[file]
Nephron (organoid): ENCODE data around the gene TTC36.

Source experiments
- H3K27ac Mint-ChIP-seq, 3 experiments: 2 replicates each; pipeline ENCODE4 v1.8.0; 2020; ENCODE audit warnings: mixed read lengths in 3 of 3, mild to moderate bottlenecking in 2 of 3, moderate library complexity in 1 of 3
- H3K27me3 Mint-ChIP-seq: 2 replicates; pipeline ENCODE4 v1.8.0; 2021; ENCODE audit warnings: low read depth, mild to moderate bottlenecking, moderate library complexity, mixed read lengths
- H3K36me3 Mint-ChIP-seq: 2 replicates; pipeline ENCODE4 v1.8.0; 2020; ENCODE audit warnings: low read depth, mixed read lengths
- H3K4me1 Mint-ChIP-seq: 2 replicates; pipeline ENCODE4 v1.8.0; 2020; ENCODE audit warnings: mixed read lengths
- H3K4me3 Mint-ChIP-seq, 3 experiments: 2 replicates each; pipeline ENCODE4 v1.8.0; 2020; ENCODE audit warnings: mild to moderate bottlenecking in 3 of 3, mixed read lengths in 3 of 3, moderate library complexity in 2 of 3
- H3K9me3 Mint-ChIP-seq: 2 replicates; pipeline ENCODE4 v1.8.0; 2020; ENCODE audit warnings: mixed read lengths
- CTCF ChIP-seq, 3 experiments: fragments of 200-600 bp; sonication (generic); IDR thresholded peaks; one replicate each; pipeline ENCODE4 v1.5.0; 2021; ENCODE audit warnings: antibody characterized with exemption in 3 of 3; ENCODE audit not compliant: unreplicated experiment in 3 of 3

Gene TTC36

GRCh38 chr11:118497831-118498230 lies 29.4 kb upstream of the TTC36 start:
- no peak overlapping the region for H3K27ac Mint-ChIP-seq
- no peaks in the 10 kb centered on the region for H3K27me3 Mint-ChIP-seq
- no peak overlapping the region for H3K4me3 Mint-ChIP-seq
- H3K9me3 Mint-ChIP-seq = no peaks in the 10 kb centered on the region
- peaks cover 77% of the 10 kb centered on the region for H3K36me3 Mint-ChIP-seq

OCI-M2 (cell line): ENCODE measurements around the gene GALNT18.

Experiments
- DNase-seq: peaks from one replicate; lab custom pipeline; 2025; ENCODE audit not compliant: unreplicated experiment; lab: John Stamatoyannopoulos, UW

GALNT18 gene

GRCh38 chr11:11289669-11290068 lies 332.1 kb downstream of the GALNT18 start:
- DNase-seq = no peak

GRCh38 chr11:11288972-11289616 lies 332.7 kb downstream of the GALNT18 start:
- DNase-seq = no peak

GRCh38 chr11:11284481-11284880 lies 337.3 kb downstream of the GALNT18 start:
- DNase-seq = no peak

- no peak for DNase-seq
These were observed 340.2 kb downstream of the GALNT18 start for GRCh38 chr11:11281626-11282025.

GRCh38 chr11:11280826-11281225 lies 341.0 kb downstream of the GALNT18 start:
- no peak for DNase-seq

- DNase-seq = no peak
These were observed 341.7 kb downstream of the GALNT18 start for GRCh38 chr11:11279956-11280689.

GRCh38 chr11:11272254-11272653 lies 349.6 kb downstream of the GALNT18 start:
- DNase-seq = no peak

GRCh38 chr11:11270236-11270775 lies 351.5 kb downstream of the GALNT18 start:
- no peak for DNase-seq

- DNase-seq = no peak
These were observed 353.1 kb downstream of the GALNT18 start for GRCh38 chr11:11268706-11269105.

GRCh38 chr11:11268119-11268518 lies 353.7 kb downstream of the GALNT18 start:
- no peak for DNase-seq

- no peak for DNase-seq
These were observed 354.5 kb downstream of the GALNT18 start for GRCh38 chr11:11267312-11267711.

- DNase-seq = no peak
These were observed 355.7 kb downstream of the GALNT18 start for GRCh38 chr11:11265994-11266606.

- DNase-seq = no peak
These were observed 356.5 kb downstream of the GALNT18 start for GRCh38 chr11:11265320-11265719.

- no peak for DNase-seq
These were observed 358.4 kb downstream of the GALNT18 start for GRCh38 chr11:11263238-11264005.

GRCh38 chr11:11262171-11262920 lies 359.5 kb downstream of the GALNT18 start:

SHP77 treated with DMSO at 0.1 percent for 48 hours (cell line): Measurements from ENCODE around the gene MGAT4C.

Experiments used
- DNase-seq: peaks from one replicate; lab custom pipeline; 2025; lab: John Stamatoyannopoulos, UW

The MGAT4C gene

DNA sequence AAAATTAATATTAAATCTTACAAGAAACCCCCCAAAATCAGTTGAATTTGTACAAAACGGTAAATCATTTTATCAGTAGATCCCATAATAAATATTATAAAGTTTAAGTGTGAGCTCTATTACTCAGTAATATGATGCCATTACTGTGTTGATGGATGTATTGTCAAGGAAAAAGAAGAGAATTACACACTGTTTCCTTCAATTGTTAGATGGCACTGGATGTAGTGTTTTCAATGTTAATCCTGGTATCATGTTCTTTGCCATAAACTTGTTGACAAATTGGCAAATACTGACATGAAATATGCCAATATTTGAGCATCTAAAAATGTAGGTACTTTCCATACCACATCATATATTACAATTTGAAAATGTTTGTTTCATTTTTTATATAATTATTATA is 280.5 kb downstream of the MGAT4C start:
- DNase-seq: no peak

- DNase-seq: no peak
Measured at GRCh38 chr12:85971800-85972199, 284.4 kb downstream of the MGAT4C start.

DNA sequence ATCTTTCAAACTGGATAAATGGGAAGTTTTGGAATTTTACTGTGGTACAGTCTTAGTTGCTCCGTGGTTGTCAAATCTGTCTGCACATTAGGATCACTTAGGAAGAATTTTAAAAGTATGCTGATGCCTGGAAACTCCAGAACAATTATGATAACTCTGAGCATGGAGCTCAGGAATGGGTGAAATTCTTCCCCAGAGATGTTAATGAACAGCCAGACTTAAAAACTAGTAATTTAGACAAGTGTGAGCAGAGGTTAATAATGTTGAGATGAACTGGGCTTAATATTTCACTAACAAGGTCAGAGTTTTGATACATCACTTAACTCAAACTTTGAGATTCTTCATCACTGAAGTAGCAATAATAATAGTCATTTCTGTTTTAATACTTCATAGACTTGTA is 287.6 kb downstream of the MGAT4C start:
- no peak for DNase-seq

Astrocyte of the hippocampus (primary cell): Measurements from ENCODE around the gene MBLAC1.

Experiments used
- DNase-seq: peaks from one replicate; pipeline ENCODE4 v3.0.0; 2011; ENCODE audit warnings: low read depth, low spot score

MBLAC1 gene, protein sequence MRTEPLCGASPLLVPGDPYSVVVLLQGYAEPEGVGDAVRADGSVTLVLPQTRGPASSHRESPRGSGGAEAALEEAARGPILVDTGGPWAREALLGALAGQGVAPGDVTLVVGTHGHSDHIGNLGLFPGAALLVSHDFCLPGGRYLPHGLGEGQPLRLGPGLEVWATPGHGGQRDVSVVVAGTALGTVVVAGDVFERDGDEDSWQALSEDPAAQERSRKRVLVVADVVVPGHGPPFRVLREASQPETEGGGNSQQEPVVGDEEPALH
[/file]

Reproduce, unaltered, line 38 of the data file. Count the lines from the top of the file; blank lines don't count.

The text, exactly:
These were observed 353.1 kb downstream of the GALNT18 start for GRCh38 chr11:11268706-11269105.